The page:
Observation start time: 07:00:00
Observation end time: 20:00:00
Total observation time: 13 hours
Official Counter: Larry Lewis
Observers: Ian Stewart, Kathleen Pileggi
THE LAND CONSERVANCY FOR SOUTHERN CHESTER COUNTY’S HAWK WATCH AT BUCKTOE
Visitors (11): Colleen DelMonte, Laureen Eick-Benson, Lana Glass, Carol
Majors, Carl Mease, Kathleen Pileggi, Lorrie Sherron, Tommy Sherron, Ian
Stewart, Ollie Stewart.
Thanks everyone, for coming to beautiful Bucktoe Creek Preserve!
Cloudy with Rain, becoming Mostly Sunny (100-25% cloud cover), Ceiling -
2,400-30,000 ft., Visibility - 6-10 miles, Temps 62 - 75F, Winds West @ 10
- 15 mph.
----“Raptors” seen, but deemed not to be migrating: 1-Cooper's Hawk,
2-Red-shouldered Hawk, 4-Red-tailed Hawk, and numerous Black (50) and
Turkey Vultures (65).
----Bald Eagle ages: 1 yr.-1; 2 yr.-0; 3 yr.-0; 4 yr.-0; adult-1
----“BUCKTOE BIRD BLOG” (BBB) - (Comments on the events & “feel” of the day
– read on, if you dare) We see birds, many of them hawks; encounter other
wildlife; discuss plants; while striving to laugh and have FUN with it all!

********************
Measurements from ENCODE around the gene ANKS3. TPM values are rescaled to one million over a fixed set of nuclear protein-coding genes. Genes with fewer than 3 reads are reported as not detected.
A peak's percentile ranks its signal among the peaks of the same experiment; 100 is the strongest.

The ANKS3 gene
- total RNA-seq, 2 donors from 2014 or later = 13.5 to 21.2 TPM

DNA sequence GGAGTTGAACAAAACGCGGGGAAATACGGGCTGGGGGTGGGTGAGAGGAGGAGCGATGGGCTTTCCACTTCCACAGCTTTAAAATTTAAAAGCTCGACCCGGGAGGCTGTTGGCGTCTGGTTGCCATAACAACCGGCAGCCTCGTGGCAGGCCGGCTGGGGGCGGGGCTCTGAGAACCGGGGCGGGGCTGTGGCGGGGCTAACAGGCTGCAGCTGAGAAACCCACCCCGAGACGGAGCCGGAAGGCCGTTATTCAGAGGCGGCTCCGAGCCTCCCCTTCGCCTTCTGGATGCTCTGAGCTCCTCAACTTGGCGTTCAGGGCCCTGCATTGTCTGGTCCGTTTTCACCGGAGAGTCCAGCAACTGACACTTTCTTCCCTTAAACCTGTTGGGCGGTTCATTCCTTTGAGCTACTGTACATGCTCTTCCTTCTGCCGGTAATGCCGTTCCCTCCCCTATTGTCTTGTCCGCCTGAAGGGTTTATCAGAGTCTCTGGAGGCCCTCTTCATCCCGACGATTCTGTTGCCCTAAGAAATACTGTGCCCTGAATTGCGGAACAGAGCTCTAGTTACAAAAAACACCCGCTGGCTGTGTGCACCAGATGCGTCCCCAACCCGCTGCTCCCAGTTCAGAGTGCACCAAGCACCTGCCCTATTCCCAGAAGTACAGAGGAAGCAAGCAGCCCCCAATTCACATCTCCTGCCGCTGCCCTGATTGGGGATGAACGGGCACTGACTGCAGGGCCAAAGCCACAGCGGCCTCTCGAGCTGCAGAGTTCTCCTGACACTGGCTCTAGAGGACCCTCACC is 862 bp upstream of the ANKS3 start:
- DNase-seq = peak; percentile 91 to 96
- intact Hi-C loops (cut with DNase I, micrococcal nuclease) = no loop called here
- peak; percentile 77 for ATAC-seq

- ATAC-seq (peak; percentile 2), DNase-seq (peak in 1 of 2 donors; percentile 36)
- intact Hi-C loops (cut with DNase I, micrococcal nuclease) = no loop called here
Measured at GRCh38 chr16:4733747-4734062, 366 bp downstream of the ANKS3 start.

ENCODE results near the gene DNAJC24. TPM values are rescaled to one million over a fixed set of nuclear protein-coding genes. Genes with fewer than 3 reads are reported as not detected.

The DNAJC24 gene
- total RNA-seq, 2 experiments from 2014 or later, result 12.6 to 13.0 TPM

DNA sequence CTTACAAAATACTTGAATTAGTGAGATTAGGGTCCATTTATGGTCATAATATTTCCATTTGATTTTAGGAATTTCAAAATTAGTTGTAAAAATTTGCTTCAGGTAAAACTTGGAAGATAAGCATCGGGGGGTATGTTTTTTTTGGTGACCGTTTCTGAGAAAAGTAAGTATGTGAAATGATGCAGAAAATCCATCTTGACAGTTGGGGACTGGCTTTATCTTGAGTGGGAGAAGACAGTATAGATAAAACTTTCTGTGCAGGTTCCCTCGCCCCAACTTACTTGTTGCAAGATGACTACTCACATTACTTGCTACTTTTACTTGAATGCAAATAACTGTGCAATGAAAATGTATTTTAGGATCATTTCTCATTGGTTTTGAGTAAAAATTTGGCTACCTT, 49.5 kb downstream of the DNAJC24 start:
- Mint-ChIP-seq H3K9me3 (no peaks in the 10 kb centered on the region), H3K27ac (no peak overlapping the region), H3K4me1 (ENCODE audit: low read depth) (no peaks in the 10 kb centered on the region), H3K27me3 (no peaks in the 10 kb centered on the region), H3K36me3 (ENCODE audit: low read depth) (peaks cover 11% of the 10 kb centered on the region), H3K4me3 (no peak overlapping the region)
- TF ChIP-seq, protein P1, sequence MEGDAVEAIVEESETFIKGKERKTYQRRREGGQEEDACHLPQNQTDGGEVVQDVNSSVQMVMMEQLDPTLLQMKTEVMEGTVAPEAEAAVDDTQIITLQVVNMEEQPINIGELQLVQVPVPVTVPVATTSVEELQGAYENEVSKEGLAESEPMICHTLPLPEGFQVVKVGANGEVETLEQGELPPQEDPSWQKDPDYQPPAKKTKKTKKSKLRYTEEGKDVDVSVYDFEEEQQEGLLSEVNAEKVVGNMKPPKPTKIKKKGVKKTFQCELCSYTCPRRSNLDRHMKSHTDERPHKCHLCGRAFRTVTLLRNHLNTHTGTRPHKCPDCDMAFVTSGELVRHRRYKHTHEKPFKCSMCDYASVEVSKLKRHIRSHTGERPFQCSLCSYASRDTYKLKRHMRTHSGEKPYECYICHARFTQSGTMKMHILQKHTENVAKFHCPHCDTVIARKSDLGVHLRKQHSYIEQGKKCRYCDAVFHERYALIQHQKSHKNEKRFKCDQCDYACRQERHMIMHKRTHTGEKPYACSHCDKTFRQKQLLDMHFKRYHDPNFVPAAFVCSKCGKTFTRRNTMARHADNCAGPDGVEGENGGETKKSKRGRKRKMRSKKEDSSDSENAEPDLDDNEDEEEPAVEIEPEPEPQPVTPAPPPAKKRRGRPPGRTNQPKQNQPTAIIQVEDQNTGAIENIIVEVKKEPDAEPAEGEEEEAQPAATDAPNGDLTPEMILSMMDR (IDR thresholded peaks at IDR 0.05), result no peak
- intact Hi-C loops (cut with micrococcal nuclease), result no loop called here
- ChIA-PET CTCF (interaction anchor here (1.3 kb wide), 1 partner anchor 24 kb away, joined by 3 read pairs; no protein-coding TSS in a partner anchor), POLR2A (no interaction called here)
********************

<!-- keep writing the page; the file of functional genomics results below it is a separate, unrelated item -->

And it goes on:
Notes on the raptors will be here, other birds and wildlife we notice or
discuss, and humorous (I hope) stories and anecdotes. This isn’t brain
surgery. Trust me, I know about that. I’ve already been “dead” once (it’s
overrated). So, you WILL have to forgive me, but I AM going to have the
ultimate fun with what remains of this life!
TODAY’S ‘BBB:’ ---“Olive-sided, Everywhere”---
Our weekly Bird Walk was on tap first this morning at Bucktoe, with a
continuation of the warblers seen yesterday expected. We’ll see what
happens. The parking lot seemed rather birder-ish (a word??) as I drove
in. I made the purposeful decision not to bird much until group showed up
- not wanting to have to say, “You should have been here a few minutes
ago!” I had an auspicious beginning anyway, with a COMMON RAVEN calling
when first I pulled into the lot. The “regular Sunday morning “crew” began